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Bingo Zimba: 1943

Bingo Zimba: 1943

June 1943. Arlington, Virginia. "A soldier treating his date to a coke in the service shop at Idaho Hall, Arlington Farms, a residence for women who work in the U.S. government for the duration of the war." The Zimba Kola people (as well as the Coca-Cola Co., whose logo is barely visible above the machine) would probably be pained to see their products referred to as lowercase-generic "coke." Photo by Esther Bubley for the Office of War Information. View full size.


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The reflections of the couple on the shiny vending machine surface are a treat. Esther Bubley is our favorite slice-of-life photographer.

Arlington Hall

This is, no doubt, part of the Arlington Hall complex that would ultimately move to Fort Meade as the National Security Agency.

[Actually, it's not. - Dave]

Me bad! Me Wrong!


Note the "bi-swing" back on the PFC's blouse. This was an option for officers of any branch (who were required to purchase their own uniforms) but for enlisted personnel, who were issued theirs from government stocks, generally restricted to cavalry and other horse mounted personnel.

I remember those soda machines!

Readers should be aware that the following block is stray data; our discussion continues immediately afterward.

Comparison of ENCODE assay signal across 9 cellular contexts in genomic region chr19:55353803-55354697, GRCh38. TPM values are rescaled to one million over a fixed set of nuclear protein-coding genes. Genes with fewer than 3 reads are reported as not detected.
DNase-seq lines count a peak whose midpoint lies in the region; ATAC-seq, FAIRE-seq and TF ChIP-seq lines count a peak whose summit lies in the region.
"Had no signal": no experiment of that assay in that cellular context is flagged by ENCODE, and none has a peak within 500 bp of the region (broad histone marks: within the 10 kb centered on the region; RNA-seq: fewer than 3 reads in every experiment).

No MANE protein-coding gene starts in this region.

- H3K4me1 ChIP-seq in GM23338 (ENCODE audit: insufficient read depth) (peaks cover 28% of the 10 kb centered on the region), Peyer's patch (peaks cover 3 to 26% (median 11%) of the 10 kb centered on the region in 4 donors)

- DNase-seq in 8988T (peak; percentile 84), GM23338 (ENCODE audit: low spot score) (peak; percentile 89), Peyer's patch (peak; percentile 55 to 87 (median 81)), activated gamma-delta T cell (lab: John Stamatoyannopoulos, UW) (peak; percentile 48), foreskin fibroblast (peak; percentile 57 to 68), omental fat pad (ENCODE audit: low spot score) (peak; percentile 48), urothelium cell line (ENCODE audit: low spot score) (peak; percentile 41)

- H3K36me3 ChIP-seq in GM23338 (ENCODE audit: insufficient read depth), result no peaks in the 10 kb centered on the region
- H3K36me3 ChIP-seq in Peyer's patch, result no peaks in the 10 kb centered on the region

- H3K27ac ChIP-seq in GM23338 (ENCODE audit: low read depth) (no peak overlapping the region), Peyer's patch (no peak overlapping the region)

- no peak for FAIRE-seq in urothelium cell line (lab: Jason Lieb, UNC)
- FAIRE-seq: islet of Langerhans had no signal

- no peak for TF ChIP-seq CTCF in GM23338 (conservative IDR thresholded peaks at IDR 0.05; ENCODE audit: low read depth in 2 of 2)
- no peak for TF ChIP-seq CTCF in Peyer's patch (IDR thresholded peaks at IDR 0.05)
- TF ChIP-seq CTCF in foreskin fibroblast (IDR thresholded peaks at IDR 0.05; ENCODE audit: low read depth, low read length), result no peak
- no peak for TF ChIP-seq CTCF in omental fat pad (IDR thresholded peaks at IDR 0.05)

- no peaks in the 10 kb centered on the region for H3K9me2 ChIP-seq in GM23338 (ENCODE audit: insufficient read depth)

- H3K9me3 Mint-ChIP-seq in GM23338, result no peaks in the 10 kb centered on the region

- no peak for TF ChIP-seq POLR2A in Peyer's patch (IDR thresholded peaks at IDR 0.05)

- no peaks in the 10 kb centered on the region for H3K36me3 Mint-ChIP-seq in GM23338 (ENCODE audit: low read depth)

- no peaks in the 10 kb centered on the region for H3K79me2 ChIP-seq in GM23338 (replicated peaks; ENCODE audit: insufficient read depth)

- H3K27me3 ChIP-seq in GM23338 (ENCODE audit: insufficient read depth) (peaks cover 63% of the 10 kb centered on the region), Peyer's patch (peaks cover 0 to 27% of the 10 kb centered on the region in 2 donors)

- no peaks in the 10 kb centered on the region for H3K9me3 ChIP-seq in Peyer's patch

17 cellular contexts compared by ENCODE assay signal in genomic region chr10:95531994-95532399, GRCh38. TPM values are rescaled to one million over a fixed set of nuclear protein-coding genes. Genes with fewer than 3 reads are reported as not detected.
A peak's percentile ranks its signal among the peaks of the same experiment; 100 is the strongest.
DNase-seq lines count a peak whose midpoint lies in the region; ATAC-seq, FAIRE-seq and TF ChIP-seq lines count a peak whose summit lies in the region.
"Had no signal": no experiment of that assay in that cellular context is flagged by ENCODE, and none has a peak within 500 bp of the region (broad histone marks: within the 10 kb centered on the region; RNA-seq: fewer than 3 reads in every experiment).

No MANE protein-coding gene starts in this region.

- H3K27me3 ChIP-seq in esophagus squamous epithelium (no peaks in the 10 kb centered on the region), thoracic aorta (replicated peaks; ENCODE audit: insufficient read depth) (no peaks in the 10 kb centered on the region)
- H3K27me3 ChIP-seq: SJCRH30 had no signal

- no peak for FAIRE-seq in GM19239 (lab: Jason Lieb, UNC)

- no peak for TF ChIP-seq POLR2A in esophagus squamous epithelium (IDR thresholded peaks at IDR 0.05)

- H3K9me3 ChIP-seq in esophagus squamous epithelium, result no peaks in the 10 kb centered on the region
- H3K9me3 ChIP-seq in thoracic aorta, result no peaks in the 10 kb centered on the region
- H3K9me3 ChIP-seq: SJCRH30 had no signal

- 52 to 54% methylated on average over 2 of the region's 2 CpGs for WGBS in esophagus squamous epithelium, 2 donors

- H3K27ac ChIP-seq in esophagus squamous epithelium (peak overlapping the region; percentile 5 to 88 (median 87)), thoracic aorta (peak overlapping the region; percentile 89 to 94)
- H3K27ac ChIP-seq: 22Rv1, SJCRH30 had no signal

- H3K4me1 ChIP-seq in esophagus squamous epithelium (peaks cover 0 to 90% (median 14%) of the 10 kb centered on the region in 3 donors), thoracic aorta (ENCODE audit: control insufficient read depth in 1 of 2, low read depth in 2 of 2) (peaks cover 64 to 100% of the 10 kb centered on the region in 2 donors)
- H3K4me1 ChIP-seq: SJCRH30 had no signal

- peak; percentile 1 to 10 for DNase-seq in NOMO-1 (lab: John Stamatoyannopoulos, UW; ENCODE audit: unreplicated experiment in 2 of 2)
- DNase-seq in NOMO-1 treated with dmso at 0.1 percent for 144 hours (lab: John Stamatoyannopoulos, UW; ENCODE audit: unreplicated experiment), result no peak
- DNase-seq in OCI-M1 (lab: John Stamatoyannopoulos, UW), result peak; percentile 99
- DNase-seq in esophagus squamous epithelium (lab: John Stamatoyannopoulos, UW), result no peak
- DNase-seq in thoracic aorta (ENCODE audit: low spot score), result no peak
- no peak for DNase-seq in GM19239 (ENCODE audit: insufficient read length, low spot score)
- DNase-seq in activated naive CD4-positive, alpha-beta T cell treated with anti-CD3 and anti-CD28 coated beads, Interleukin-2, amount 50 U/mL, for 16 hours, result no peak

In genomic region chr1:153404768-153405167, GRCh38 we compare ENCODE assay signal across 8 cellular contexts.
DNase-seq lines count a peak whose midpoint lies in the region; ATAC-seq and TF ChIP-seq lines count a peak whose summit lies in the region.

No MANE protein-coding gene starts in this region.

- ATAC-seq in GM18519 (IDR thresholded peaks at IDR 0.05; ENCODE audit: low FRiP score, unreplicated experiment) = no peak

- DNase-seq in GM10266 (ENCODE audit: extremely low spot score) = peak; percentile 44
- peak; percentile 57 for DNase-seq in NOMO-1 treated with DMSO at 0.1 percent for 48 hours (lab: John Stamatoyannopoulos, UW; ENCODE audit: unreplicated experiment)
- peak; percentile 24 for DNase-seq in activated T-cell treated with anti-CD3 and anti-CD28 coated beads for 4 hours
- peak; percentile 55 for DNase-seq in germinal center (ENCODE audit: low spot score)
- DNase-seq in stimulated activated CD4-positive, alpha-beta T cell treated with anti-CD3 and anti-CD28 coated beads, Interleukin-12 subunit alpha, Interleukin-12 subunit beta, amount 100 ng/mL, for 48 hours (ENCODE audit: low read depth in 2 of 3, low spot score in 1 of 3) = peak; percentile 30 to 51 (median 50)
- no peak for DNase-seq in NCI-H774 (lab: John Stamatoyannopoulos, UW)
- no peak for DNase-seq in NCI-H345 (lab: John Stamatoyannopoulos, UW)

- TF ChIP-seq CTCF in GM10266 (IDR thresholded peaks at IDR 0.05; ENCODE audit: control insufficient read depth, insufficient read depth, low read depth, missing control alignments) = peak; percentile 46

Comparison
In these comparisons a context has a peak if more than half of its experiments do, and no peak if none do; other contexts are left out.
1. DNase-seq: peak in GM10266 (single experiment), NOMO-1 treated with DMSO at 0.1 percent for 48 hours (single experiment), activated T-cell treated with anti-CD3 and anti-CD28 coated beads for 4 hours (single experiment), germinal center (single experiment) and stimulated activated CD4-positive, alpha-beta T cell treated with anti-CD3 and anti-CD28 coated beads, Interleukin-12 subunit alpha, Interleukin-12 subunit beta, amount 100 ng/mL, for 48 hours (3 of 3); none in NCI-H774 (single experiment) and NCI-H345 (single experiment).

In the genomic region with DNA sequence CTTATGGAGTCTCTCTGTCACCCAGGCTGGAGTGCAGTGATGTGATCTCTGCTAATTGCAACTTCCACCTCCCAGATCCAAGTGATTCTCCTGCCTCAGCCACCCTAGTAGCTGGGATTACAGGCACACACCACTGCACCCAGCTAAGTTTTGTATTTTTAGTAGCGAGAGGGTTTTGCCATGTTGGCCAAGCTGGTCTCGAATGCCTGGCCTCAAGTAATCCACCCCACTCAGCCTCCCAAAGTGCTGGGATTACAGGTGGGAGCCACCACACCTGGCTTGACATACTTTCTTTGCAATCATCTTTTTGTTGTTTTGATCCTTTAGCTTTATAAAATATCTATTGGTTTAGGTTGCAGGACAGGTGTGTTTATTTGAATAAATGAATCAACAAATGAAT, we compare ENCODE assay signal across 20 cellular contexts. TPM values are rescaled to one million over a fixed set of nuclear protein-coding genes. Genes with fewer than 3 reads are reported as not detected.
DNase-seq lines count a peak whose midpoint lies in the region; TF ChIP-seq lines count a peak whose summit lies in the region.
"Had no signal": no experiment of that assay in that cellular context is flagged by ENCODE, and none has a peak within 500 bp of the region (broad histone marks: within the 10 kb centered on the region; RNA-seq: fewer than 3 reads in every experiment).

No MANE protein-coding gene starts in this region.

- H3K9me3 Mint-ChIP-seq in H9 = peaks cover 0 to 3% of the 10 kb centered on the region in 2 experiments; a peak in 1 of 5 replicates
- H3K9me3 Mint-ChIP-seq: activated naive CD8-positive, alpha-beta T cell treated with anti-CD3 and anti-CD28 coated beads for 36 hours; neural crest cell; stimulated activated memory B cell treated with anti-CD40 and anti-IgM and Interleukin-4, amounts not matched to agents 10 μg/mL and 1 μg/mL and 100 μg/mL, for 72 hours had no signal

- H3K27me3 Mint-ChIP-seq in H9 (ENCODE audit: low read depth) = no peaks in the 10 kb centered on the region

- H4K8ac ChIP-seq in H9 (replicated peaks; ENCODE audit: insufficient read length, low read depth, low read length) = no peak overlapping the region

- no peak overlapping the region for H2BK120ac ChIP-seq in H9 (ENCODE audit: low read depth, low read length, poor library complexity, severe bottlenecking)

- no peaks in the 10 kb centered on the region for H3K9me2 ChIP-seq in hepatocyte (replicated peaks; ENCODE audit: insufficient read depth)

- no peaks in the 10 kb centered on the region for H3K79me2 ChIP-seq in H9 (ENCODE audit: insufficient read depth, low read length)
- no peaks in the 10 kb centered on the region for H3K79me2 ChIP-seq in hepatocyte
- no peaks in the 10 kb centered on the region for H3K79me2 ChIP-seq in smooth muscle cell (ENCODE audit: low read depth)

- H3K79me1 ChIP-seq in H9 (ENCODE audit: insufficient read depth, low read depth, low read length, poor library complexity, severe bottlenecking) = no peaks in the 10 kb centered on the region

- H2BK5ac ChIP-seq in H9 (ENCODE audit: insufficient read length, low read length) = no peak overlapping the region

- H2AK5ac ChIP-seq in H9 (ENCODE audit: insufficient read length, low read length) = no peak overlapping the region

They would often dispense the product first, then the cup.


There are some real artifacts in this photo. For one, the "coke" machine dispenses fountain drinks into a cup, rather than cans or bottles. I vaguely recall using similar coin-op machines when I was a kid in the 1960s but haven't seen one since. And on the shelf is a display of V-Mail stationery. The wartime V-Mail system involved photographing the mail in the U.S., then shipping the negatives overseas where they were printed and sent on to the recipient.

[V-Mail could also be sent back home by military personnel overseas. -tterrace]


The girl has him entranced in conversation and her partner is picking his pocket.

"Lowercase-generic 'coke.' "

Except that in parts of the country, "coke" IS generic for any kind of soda.
"What do you want to drink?"
"What kind?"
"Root beer..."

What's in her left hand?

Maybe the remnants of a cone with something good from the ice cream box against the wall. Bet there's a metal scoop in water somewhere out of view. In those days, a generous scoop of ice cream was only a nickel. Make mine butter pecan, please.

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